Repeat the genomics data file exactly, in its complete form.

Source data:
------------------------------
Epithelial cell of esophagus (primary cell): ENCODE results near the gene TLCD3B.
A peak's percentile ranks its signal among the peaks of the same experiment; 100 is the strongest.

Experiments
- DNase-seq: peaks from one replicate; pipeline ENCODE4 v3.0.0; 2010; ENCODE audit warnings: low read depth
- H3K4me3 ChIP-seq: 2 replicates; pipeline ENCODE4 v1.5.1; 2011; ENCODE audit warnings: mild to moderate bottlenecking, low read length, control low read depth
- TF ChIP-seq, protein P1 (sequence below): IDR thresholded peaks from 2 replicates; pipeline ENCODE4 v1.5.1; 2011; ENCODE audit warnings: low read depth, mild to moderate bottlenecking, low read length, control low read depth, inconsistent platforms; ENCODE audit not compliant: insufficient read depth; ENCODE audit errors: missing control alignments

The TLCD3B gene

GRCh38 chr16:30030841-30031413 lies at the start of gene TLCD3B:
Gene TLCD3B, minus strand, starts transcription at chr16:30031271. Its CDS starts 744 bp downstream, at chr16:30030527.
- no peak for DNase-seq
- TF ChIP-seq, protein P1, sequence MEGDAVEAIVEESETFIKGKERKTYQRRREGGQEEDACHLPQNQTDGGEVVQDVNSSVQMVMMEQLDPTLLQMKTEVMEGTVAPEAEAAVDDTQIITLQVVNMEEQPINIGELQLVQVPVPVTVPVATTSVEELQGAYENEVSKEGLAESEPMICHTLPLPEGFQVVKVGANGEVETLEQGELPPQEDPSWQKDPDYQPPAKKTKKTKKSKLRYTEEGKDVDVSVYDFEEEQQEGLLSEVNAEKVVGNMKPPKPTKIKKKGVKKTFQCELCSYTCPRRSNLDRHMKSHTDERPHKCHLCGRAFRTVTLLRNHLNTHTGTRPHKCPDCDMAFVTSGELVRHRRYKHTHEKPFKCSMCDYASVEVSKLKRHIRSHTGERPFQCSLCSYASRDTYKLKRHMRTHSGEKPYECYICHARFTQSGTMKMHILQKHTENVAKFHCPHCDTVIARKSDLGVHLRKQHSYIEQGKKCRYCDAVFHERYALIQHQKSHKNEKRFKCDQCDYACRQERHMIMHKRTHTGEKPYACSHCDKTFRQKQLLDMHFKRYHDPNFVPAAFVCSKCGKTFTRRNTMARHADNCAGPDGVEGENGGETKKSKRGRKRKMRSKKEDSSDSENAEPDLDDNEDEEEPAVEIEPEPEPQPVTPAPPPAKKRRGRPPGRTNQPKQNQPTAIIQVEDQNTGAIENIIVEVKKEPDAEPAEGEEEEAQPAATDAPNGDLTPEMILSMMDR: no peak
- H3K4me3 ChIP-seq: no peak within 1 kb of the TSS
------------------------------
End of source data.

Epithelial cell of esophagus (primary cell): ENCODE results near the gene TLCD3B.
A peak's percentile ranks its signal among the peaks of the same experiment; 100 is the strongest.

Experiments
- DNase-seq: peaks from one replicate; pipeline ENCODE4 v3.0.0; 2010; ENCODE audit warnings: low read depth
- H3K4me3 ChIP-seq: 2 replicates; pipeline ENCODE4 v1.5.1; 2011; ENCODE audit warnings: mild to moderate bottlenecking, low read length, control low read depth
- TF ChIP-seq, protein P1 (sequence below): IDR thresholded peaks from 2 replicates; pipeline ENCODE4 v1.5.1; 2011; ENCODE audit warnings: low read depth, mild to moderate bottlenecking, low read length, control low read depth, inconsistent platforms; ENCODE audit not compliant: insufficient read depth; ENCODE audit errors: missing control alignments

The TLCD3B gene

GRCh38 chr16:30030841-30031413 lies at the start of gene TLCD3B:
Gene TLCD3B, minus strand, starts transcription at chr16:30031271. Its CDS starts 744 bp downstream, at chr16:30030527.
- no peak for DNase-seq
- TF ChIP-seq, protein P1, sequence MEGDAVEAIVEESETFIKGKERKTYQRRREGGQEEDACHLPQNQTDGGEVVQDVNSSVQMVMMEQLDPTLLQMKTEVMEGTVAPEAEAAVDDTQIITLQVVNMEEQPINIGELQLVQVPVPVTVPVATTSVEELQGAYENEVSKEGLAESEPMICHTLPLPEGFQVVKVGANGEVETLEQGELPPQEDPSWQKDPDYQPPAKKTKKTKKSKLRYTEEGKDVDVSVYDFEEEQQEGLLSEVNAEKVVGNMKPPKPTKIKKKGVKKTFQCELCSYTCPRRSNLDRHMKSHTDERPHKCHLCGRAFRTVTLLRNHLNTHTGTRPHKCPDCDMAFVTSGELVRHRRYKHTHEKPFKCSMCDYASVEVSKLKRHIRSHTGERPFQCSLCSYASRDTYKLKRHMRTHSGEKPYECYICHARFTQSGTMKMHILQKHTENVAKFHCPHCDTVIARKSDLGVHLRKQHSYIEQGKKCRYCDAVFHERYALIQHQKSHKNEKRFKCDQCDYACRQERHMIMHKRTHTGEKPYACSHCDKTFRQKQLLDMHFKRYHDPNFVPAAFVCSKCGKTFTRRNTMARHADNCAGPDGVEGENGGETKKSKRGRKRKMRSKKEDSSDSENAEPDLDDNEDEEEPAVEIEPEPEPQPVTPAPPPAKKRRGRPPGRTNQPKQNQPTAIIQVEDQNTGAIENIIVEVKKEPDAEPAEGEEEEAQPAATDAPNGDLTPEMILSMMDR: no peak
- H3K4me3 ChIP-seq: no peak within 1 kb of the TSS